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Friday, August 13, 2010

Life - or Karma?

There is nothing like Karma. It is a belief system that comforts and empowers, often in times when we feel weak and powerless. "Karma's a bitch" we often say, and more recently I came across it's less-aggressive cousin, "Tread lightly through the lives of others - Karma has no mercy". More than likely as you read both expressions, you nod your head in agreement and belief (and...hope?) that there really is a system of justice that knows how to best reward a great act or avenge a horrible injustice. We just need to be patient, and let it unfold.

But at what point is it just life happening, or is it Karma? It's a tricky question...or maybe not.

Karma, at the end of the day, is truly a convenience, and helps one through situations when a punching bag or a therapist is unavailable, and taking justice in one's own hand isn't always legal. I have been wronged by people, and while I never wished them evil, I found myself muttering about how Karma will take care of them. Then, when they fall ill, or have problems that I find out about, I will smugly grin and say, "hey, they had it coming" as if their current debacle(s) was the direct result of what they did to me, and, if I'm feeling magnanimous, other people they've probably wronged too.

But I have to play Devil's advocate. As I age, I find it harder to believe that every great blessing or horrible misfortune has to be the result of something someone did or didn't do. We all know of people that have been good people all their lives and never seem to catch a break and die struggling. We also know of truly irascible people that seem to have it all or get whatever they want. That doesn't seem to be Karma in action. So, then, is the tenet of Karma a farce?

Getting older led to certain realizations. For example, that the longer you live the greater the chances of many good - and bad - things happening to you. Because, as it is also said ad nauseum, "that's life". I have been blessed with many good things, a good marriage, good family, good friends, good job. But I have also been cursed with financial woes, a medical issue that required three surgeries, bum ankles, vertigo, loved ones suffering hardships that broke my heart, and being yet another musician that never quite "made it". This despite all of my best efforts to be money-wise, hard-working, healthy, kind, polite, supportive and professional. I'm not perfect, but I'm definitely not Hitler. So for the many sacrifices I have made, why would such bad things happen to me and hinder my progress towards my goals? I would sit in moments of deep self-pity asking myself what I did wrong, or where did I go wrong, why wasn't I in a better position, because, believing in Karma, I should be rewarded at some point for the good I've done, right? I eventually had to accept the fact that this is the hand I was dealt, and I need to keep on doing good and right things. It helps make the world a better place, even if I'm not rewarded in the manner I feel that I should be. Perhaps that's more Fate then Karma.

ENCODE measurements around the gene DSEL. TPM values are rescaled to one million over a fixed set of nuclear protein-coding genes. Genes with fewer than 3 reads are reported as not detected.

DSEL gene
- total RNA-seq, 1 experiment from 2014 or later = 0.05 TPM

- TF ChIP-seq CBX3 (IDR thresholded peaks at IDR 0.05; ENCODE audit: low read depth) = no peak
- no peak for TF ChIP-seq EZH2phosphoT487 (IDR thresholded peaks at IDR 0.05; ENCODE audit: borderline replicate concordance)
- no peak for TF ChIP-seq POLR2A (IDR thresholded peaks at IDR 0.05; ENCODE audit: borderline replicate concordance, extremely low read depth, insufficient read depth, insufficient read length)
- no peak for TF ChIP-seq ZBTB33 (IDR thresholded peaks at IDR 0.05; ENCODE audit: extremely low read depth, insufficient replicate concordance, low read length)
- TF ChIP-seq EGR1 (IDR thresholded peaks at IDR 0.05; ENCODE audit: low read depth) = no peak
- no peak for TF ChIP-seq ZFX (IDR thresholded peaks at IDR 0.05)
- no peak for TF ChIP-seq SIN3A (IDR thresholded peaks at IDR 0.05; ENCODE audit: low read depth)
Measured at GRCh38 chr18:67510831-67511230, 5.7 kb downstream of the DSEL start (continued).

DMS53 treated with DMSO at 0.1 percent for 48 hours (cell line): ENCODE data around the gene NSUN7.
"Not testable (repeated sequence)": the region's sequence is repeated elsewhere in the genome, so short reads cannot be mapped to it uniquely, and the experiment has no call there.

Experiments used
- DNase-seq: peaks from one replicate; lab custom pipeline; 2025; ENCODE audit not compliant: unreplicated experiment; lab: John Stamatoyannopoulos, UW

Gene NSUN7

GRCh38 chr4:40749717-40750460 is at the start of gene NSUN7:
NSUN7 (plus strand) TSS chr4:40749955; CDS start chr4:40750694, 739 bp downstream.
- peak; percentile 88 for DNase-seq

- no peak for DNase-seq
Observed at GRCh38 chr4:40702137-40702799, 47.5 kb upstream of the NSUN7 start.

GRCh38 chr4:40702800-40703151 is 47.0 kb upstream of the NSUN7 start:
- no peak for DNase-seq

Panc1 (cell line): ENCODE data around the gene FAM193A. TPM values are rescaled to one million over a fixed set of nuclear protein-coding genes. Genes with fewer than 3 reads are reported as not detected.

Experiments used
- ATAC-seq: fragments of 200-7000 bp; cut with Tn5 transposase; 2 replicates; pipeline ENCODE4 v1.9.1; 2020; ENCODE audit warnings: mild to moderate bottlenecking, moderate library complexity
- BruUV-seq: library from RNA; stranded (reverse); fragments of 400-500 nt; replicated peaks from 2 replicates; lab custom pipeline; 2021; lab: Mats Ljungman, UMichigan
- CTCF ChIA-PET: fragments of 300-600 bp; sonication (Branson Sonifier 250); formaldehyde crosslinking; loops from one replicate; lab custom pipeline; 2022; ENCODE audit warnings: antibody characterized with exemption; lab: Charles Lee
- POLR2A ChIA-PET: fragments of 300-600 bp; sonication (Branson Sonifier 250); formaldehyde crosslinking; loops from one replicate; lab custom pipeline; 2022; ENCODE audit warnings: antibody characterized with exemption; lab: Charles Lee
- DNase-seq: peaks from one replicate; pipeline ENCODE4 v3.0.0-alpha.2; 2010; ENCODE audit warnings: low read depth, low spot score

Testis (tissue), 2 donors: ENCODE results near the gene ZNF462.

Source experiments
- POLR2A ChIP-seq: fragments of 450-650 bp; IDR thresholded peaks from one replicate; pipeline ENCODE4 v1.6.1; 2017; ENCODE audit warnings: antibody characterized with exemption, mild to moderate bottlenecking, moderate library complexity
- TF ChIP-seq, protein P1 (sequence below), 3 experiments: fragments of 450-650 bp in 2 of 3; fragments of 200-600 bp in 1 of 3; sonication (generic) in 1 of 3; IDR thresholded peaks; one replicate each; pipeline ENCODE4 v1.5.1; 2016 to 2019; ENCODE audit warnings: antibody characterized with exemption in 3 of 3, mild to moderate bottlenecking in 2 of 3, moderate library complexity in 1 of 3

Also, there are instances when a person has done horrible things, and then you would hear how they contracted some disease, or a dear friend or relative of theirs died. It's tempting to say that's Karma in action. Is it really? Reality: People get older, and they all will eventually have some physical ailment or discomfort. People die. People of nice people people become ill and pass away, too. That's life; not necessarily Karma.

What about applying the Karma Principle to the necessary evils that come along with having relationships with other people?